Each Friday we travel back in time, one year at a time, for a look at some of the cultural goodies that may appear closer than they really are in The Rear-View Mirror. Join us on our weekly journey into the past!
You could easily forget how reluctant Michael Corleone initially is to take over the family business. There are many reluctant heroes in the movies or in literature; reluctant villains are much rarer and often don’t see themselves as villains. They are set to do what seems necessary, blaming the times or the circumstances, acting for the greater good – and it’s their definition of ‘necessary’ that movies like Coppola’s The Godfather are really about.
Coppola’s preparation for the movie was meticulous. He threw out everything that he couldn’t use from Mario Puzo’s novel, first of all the doctor who is interested in vaginal rejuvenation. This happened with Puzo’s permission because they co-wrote the screenplay. Coppola also made a list for every single scene, describing the ways in which it could go wrong, putting down how to shoot it, but also putting down how not to shoot it.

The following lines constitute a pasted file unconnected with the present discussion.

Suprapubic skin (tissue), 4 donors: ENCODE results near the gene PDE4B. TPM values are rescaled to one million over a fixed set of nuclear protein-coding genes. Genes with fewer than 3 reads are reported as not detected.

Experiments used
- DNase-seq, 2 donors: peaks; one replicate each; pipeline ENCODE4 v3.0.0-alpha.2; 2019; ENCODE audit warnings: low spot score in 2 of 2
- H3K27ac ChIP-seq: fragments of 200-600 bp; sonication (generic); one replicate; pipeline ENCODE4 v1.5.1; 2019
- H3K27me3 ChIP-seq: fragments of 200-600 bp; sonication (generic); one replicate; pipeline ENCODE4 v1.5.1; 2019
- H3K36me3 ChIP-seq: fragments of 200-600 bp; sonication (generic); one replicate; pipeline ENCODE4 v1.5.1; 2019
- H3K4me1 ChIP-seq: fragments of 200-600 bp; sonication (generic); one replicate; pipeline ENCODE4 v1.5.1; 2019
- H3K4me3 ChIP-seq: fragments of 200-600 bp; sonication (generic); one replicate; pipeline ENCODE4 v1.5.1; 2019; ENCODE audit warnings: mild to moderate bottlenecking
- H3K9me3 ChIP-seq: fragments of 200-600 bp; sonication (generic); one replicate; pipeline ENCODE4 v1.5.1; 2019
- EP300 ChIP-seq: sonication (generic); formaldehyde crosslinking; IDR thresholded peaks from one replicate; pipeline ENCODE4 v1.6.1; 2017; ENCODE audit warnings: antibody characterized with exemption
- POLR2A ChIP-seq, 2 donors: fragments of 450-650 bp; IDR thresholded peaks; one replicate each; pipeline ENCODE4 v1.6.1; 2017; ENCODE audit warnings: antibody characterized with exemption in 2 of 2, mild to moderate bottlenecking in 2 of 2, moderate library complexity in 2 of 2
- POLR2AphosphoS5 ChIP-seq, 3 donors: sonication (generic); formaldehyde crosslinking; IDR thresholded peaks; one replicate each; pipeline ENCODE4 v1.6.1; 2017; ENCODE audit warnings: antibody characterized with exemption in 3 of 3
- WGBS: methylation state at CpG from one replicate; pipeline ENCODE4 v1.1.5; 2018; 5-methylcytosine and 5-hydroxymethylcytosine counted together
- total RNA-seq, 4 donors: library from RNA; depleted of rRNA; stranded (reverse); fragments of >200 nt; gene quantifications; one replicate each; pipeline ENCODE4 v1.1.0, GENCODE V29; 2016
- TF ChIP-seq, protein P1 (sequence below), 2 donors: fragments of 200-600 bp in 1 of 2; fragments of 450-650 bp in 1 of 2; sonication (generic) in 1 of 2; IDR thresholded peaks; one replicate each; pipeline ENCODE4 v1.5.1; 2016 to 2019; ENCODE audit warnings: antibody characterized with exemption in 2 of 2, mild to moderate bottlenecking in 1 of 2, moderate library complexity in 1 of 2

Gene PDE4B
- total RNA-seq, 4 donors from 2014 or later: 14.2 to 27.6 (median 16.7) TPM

There is a clarity to The Godfather that is so blatant that it often goes unnoticed: There is the family and its associates, and there is everyone else. If there are enemies at the door, someone, in this case Michael, has to eliminate them. And then he has to leave for Sicily. His son’s baptism does not just provide him with an alibi; it’s also one moment where he knits his family closer together while getting rid of many of his enemies. The conundrum that The Godfather deals with is that, when in doubt, your closest friends might be traitors. And in a story that is about clarity, doubt and betrayal have no place. It’s a movie that is easy to understand; at the same time, it makes organized crime look like an inevitability. No wonder so many mobsters recognized themselves up there on the screen, and styled themselves after the movie.
The Rear-View Mirror will return every Friday, looking further and further into the past. Fasten your seatbelts: it may just be a bumpy ride.